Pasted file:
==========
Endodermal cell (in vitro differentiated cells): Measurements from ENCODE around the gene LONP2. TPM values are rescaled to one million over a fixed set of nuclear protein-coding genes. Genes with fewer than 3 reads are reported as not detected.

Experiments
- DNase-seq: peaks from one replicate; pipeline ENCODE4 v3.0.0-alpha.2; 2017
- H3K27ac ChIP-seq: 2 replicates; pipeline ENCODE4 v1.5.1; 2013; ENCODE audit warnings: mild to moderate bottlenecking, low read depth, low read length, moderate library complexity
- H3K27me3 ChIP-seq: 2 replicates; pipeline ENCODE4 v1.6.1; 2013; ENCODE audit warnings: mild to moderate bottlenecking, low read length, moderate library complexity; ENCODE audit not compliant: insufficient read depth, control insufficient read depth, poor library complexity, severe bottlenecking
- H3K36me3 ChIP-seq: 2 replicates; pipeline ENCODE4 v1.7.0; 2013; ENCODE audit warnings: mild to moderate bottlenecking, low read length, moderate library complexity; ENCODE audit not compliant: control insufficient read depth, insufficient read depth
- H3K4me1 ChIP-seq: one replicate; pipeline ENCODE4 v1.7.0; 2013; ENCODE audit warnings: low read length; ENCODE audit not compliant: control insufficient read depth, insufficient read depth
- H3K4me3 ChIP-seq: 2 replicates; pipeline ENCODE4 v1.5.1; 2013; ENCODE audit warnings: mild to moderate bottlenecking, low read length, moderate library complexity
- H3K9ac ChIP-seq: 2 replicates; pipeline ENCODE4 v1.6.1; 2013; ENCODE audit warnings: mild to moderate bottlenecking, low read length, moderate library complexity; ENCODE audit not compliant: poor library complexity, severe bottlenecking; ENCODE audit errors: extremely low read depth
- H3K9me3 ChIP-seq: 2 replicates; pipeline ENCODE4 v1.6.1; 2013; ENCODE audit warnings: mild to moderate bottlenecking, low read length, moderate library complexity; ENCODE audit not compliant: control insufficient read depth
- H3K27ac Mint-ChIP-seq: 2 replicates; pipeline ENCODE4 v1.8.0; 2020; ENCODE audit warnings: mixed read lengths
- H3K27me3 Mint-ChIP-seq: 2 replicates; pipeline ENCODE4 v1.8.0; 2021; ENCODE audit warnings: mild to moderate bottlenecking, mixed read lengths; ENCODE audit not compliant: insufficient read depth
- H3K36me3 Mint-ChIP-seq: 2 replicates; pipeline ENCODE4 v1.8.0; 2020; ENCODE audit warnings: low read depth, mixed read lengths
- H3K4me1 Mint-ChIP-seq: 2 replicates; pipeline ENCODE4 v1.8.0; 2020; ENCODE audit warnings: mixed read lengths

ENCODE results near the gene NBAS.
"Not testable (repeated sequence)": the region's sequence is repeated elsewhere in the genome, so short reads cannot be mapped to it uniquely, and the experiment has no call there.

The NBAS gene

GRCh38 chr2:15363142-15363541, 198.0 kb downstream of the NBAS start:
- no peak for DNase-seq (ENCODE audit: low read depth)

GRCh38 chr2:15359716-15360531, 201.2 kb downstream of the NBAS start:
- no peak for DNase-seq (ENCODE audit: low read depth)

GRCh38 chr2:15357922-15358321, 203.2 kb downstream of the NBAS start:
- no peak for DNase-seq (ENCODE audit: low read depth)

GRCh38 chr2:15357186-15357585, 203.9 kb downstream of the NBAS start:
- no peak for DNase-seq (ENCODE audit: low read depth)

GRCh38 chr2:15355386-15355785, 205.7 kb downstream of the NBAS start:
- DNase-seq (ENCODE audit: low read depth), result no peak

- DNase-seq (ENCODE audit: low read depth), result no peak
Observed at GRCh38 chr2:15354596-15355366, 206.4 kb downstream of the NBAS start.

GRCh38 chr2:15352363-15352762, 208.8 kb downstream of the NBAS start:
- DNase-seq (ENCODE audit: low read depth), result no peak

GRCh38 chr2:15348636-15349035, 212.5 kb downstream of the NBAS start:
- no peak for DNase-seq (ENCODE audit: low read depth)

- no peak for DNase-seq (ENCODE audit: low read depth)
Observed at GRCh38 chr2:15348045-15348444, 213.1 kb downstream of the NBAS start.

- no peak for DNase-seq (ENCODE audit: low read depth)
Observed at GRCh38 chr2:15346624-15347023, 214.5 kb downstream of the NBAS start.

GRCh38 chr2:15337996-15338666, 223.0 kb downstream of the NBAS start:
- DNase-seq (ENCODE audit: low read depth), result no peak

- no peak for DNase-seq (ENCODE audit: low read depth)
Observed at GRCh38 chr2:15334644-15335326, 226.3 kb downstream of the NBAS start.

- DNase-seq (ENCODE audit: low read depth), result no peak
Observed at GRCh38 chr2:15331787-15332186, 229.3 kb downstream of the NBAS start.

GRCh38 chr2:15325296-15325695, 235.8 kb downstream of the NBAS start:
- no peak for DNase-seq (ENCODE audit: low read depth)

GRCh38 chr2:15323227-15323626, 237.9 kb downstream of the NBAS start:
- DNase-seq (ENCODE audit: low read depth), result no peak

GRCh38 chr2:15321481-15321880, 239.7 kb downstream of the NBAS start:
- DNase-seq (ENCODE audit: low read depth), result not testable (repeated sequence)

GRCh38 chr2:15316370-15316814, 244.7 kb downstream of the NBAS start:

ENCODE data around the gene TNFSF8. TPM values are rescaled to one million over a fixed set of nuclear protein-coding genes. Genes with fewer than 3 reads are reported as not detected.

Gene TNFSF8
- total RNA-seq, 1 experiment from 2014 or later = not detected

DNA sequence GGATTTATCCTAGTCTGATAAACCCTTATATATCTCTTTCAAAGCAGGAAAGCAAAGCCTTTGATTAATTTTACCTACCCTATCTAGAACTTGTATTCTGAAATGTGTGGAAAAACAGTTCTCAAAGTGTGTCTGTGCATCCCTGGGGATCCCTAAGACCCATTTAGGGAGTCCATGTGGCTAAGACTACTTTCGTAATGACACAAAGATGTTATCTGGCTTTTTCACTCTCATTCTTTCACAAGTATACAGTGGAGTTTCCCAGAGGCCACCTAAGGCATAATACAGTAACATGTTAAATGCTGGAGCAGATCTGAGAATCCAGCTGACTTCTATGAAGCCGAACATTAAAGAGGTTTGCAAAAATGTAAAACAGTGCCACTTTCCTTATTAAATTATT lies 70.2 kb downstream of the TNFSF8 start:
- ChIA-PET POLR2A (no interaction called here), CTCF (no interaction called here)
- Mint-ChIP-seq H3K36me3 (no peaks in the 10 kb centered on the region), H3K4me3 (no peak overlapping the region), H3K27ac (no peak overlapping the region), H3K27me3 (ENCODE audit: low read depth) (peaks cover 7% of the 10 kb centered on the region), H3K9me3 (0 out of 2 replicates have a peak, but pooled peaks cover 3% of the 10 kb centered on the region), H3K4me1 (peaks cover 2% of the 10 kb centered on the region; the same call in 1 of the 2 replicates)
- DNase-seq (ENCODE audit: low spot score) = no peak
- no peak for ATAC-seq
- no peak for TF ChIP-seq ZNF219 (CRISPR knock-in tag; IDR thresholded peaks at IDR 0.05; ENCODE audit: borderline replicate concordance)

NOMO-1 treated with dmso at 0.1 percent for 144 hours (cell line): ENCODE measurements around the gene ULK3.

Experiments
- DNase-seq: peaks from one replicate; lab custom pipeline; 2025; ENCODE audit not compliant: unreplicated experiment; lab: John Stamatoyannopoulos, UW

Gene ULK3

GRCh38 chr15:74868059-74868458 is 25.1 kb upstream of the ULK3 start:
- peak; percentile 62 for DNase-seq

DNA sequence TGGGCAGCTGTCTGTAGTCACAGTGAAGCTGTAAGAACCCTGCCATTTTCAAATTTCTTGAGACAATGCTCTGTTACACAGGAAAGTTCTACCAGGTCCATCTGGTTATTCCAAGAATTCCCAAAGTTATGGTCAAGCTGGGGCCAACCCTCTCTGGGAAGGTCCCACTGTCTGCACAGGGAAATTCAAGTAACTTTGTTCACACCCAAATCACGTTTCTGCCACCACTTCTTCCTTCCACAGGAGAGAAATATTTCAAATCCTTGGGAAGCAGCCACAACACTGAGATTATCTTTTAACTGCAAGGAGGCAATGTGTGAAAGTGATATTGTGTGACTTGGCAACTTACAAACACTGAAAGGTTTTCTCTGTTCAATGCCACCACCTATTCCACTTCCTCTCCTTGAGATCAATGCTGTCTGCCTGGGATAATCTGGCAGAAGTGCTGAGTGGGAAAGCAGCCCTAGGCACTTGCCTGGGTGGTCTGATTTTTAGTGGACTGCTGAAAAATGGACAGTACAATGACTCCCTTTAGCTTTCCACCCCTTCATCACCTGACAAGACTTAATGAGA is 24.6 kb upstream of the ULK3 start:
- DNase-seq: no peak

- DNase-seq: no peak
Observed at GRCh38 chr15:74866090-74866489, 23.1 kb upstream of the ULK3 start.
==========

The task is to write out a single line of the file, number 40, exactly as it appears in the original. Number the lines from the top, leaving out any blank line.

- no peak for DNase-seq (ENCODE audit: low read depth)